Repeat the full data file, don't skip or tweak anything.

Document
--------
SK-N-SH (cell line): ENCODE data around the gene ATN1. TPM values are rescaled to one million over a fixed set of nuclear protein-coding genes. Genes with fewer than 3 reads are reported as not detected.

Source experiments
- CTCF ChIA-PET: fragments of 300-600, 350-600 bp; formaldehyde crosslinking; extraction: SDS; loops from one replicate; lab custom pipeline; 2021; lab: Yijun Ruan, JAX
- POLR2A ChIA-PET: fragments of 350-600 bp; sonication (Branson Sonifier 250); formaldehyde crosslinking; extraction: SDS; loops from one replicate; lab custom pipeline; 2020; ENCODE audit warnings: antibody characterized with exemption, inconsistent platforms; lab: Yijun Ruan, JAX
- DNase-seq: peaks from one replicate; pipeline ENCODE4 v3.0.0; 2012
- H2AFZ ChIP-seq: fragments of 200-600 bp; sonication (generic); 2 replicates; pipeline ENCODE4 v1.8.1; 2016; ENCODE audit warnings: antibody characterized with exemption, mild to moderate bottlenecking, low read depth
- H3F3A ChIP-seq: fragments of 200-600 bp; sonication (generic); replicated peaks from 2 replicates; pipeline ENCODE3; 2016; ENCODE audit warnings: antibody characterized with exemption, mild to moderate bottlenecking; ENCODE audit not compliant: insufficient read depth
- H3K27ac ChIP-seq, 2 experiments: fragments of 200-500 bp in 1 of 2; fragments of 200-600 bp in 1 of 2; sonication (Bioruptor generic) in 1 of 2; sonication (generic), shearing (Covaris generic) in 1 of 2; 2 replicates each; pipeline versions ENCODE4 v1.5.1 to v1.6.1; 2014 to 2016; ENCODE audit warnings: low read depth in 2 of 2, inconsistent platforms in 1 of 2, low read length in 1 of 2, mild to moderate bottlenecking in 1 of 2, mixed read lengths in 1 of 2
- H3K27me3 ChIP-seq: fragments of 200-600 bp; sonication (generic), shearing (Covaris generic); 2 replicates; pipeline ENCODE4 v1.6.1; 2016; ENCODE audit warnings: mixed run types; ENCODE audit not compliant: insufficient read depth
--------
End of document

SK-N-SH (cell line): ENCODE data around the gene ATN1. TPM values are rescaled to one million over a fixed set of nuclear protein-coding genes. Genes with fewer than 3 reads are reported as not detected.

Source experiments
- CTCF ChIA-PET: fragments of 300-600, 350-600 bp; formaldehyde crosslinking; extraction: SDS; loops from one replicate; lab custom pipeline; 2021; lab: Yijun Ruan, JAX
- POLR2A ChIA-PET: fragments of 350-600 bp; sonication (Branson Sonifier 250); formaldehyde crosslinking; extraction: SDS; loops from one replicate; lab custom pipeline; 2020; ENCODE audit warnings: antibody characterized with exemption, inconsistent platforms; lab: Yijun Ruan, JAX
- DNase-seq: peaks from one replicate; pipeline ENCODE4 v3.0.0; 2012
- H2AFZ ChIP-seq: fragments of 200-600 bp; sonication (generic); 2 replicates; pipeline ENCODE4 v1.8.1; 2016; ENCODE audit warnings: antibody characterized with exemption, mild to moderate bottlenecking, low read depth
- H3F3A ChIP-seq: fragments of 200-600 bp; sonication (generic); replicated peaks from 2 replicates; pipeline ENCODE3; 2016; ENCODE audit warnings: antibody characterized with exemption, mild to moderate bottlenecking; ENCODE audit not compliant: insufficient read depth
- H3K27ac ChIP-seq, 2 experiments: fragments of 200-500 bp in 1 of 2; fragments of 200-600 bp in 1 of 2; sonication (Bioruptor generic) in 1 of 2; sonication (generic), shearing (Covaris generic) in 1 of 2; 2 replicates each; pipeline versions ENCODE4 v1.5.1 to v1.6.1; 2014 to 2016; ENCODE audit warnings: low read depth in 2 of 2, inconsistent platforms in 1 of 2, low read length in 1 of 2, mild to moderate bottlenecking in 1 of 2, mixed read lengths in 1 of 2
- H3K27me3 ChIP-seq: fragments of 200-600 bp; sonication (generic), shearing (Covaris generic); 2 replicates; pipeline ENCODE4 v1.6.1; 2016; ENCODE audit warnings: mixed run types; ENCODE audit not compliant: insufficient read depth